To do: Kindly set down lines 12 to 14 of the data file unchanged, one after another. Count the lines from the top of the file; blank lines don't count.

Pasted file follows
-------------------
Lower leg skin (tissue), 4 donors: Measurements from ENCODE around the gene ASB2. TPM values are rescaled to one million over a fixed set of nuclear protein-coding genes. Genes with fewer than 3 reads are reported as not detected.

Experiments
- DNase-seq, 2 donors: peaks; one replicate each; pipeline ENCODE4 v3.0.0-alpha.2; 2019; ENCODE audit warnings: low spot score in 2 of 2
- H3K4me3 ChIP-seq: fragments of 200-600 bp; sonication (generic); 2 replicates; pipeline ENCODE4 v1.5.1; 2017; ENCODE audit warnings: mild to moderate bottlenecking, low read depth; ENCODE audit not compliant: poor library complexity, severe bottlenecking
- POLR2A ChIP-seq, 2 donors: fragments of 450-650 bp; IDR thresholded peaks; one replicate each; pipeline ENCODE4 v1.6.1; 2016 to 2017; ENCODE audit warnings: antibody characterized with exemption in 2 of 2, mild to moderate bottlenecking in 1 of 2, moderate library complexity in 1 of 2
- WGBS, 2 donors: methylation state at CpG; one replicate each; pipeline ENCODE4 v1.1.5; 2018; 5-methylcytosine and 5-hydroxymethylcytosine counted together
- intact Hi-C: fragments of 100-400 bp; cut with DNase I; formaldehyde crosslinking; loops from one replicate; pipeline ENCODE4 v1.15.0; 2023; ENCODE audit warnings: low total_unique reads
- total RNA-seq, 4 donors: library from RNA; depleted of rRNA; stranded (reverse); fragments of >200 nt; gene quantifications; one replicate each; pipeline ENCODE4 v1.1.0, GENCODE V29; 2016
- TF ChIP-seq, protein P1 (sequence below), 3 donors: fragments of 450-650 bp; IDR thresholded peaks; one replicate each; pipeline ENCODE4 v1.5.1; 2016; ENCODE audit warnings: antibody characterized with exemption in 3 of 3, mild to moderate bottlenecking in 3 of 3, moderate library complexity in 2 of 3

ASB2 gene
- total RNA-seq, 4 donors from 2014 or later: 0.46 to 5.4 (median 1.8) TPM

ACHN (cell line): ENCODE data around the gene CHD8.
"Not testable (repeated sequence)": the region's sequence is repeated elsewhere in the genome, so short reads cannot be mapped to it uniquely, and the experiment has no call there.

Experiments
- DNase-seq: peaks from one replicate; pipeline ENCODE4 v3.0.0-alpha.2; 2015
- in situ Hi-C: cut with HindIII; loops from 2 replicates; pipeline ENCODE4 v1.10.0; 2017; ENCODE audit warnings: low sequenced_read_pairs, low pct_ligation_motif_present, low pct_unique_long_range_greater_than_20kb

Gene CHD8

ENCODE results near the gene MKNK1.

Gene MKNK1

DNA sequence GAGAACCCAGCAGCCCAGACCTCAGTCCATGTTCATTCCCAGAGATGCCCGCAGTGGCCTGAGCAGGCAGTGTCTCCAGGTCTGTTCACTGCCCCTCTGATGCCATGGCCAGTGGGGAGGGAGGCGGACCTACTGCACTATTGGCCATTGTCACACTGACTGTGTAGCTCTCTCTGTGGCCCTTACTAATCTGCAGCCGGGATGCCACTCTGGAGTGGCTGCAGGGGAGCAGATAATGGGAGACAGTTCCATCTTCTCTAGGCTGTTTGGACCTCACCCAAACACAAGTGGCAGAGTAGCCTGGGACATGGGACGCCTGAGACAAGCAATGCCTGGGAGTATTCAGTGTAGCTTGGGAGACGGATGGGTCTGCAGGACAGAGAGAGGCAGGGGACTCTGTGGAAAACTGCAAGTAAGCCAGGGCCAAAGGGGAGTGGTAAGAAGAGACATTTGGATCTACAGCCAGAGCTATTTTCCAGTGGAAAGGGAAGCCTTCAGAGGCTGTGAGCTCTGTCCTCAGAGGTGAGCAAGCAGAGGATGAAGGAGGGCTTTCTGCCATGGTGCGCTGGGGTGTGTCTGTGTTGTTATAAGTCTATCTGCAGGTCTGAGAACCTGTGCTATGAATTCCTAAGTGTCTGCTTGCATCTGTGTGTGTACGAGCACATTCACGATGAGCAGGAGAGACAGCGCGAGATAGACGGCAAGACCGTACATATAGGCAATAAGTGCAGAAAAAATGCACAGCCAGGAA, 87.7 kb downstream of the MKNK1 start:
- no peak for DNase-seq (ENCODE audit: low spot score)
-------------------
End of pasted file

ACHN (cell line): ENCODE data around the gene CHD8.
"Not testable (repeated sequence)": the region's sequence is repeated elsewhere in the genome, so short reads cannot be mapped to it uniquely, and the experiment has no call there.

Experiments